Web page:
Sundance Wrap-Up: Reviews of ‘Blindspotting’, ‘Wildlife’, ‘Leave No Trace’, and more

So, Sundance 2018 has come and gone, much like the flu that I caught while I was in Park City, and the whole damn industry is left to pick up the leftover tea leaves and try to read them. You never know what will become a big ol' hit and shock the world (what's good, Call Me By Your Name) and what might turn out to be some hot garbage that clutters up multiplex screens come August (we see you Patti Cake$). But that never stops people from trying.

There are a number of films that I’m personally bummed that I missed while I was down there. That’s normally true with any given festival, but especially so this time, given that my illness caused me to leave before I could see stuff like Sorry to Bother You or Tyrel or Hereditary or Eighth Grade (let it be known that I would have stayed longer if I could have walked across a parking lot without feeling like I was going to faint). Thankfully, all of those will be seeing some sort of major release at some point later on this year, and who knows? They might even make an appearance at this year’s IFFBoston if we’re lucky enough.

That said, I’m extraordinarily pleased with what I did manage to see at the festival this year, and I have a weird feeling that at least one of the films featured -- Lynne Ramsay’s astonishing You Were Never Really Here -- will endure its way to my top ten list at the end of the year, give or take some sort of Cannes insanity.

But there are still some small reviews to get out of the way, for some damn solid films and a few mediocre ones, from the ones with the biggest buzz to the small ones that surprised everybody with their quiet power. So that's a wrap on Sundance 2k18, but we'll be feeling the effects of this one for a while.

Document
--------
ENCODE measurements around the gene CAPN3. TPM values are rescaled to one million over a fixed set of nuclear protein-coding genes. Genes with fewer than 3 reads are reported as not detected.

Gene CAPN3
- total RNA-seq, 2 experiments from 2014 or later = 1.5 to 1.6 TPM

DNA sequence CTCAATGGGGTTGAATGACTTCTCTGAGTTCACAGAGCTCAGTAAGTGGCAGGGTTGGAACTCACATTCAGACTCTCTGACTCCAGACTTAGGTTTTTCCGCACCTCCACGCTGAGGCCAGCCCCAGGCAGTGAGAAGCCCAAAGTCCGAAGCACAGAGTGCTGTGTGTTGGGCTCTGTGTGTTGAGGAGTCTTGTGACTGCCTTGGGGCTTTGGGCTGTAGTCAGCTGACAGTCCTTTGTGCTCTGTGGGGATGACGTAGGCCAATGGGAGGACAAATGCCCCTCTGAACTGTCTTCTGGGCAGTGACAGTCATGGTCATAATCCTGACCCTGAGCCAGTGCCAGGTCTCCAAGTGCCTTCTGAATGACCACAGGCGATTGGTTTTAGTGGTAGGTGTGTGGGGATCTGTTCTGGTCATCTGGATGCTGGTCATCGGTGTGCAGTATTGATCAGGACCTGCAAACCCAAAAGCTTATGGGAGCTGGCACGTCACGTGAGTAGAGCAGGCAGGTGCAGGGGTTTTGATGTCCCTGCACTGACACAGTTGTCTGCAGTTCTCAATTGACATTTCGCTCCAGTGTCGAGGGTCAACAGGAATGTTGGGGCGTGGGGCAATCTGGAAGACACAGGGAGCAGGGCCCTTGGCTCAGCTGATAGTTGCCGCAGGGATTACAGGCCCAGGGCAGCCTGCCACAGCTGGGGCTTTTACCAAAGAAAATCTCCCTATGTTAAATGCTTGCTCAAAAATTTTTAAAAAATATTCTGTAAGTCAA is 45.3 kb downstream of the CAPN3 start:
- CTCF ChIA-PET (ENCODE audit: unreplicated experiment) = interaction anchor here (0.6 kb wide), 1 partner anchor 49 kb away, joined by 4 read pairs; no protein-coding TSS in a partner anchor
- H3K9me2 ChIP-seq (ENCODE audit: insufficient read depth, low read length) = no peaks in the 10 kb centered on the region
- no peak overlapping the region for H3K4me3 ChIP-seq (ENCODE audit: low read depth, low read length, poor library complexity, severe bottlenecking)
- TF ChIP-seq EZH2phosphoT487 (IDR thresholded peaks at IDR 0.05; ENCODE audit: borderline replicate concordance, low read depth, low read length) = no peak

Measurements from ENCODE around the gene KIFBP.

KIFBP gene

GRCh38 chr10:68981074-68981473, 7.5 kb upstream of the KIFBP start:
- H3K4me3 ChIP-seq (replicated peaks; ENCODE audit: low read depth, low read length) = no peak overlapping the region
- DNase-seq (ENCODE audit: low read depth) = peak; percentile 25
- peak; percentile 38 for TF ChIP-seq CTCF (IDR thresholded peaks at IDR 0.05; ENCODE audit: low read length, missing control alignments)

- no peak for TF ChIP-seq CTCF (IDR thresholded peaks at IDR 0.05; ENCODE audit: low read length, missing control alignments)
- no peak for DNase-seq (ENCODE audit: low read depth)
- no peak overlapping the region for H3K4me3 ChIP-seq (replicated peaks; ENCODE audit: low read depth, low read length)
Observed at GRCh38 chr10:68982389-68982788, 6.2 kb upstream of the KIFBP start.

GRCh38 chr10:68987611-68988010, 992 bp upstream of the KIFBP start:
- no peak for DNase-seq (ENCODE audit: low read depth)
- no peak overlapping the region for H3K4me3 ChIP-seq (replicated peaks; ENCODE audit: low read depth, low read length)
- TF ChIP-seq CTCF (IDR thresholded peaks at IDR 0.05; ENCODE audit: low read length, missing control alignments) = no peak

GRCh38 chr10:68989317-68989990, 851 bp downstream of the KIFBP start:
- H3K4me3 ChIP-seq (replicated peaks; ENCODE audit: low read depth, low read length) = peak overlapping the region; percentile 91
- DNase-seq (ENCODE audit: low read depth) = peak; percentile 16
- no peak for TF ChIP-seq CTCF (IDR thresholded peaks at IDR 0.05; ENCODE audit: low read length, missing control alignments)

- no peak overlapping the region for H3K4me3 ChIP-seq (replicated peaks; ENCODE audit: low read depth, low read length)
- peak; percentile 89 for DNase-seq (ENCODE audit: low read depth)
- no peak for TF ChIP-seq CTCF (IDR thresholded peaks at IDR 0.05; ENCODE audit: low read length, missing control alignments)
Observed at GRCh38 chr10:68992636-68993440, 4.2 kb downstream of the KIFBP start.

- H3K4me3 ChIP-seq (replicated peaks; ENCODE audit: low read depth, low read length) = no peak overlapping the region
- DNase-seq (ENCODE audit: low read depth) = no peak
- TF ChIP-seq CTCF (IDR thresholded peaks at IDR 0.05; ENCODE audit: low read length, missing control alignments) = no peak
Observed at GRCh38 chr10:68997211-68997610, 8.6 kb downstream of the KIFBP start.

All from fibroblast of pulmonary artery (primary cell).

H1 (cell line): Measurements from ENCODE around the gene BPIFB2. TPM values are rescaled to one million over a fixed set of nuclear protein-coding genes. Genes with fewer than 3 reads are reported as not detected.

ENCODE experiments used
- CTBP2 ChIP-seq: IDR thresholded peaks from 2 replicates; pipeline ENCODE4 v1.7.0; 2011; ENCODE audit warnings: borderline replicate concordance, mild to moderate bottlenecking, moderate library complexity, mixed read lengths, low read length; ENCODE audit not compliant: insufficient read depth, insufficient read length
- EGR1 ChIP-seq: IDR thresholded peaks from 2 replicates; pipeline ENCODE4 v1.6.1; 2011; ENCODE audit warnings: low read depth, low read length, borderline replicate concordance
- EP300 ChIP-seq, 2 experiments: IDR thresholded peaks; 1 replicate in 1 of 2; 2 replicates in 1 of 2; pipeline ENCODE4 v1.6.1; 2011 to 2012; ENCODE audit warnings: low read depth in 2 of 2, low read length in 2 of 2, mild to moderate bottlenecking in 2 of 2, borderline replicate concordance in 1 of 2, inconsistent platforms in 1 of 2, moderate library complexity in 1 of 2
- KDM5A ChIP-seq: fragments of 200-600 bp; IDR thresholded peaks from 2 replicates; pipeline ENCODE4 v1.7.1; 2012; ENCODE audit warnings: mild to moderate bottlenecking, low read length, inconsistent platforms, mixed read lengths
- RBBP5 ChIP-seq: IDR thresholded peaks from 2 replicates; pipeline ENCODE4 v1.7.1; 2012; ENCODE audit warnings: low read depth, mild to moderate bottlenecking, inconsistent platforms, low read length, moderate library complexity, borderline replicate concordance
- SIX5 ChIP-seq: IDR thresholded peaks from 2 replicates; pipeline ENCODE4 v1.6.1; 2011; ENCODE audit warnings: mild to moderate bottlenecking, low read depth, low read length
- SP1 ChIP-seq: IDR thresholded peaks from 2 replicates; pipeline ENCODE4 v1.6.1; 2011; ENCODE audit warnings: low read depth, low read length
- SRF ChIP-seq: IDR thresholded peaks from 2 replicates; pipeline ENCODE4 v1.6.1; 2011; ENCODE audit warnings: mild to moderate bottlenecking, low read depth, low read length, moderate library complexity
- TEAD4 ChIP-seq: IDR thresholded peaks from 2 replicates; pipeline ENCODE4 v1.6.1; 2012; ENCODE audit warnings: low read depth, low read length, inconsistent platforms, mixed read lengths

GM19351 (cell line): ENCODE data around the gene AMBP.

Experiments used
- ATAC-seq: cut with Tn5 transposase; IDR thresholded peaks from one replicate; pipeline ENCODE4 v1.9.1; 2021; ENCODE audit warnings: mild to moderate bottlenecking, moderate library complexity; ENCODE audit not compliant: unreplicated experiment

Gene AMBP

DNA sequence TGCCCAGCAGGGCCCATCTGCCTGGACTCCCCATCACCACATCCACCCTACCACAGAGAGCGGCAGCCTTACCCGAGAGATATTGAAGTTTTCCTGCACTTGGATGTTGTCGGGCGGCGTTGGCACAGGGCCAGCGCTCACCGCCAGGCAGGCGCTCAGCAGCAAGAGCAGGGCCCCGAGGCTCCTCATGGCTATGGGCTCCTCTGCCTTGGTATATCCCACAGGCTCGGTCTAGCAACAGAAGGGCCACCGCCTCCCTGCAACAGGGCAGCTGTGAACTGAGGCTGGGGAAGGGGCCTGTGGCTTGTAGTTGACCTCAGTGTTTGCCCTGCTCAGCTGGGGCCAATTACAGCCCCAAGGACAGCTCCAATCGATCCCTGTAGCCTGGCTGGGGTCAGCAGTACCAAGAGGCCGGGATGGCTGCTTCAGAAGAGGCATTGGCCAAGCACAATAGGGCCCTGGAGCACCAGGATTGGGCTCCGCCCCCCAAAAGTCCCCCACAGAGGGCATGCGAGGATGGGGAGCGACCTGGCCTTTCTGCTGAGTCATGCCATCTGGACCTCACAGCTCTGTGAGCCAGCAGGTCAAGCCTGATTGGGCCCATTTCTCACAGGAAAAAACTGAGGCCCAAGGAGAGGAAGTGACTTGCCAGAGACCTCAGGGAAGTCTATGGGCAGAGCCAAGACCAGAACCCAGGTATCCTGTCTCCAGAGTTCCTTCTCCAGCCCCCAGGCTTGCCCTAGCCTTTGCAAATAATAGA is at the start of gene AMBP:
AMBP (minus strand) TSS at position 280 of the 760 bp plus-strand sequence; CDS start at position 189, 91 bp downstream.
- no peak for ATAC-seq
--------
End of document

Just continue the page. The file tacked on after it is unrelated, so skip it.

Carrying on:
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Leave No Trace

Director Debra Granik, best known in the popular consciousness for kickstarting Jennifer Lawerence’s career in Winter’s Bone, has returned with a new film, about a father (Ben Foster) and daughter (Thomasin Harcourt McKenzie) who live off the grid in a forest outside of Portland, Oregon and are tested once they’re found by the state government, will break you in half if you have a heart beating away in your chest.

Leave No Trace is a gorgeously shot and deeply felt depiction of the end of adolescence, and it’s reminiscent of other hyped Sundance films along similar thematic lines that failed to live up to their pedigree- namely Beasts of the Southern Wild and presumably Captain Fantastic (which I have never seen, but read a great deal about the reaction to). It’s another reminder that Granik is one of the best directors currently working in the American Indie scene, and that her work deserves your undivided attention.

Foster is always a treat to watch, though I can understand the concerns some will have about whether or not he has the essential warmth required to pull off a father/daughter relationship without coming off as alienating or abusive (which the worst version of this movie would make a great big deal out), and it helps that he’s paired with an astonishing young actress in McKenzie, who is on a similar wavelength and makes their relationship feel natural. We’re mainly experiencing the story from her perspective, gleaning bits and pieces of knowledge about her father in the way that she would — finding an old news clipping about his former unit’s struggles with Mental Illness, for one — and we empathize heavily with her, especially as she begins to acquire a taste for modern life that her father can’t totally abide.

Again, it’s to Granik’s eternal credit that Leave No Trace is never once played for after-school special morality and that she never goes for the easy and cheap reaction here. It’s a gloriously heartfelt and complicated film, and I can’t wait to write more about it once comes out later this year.

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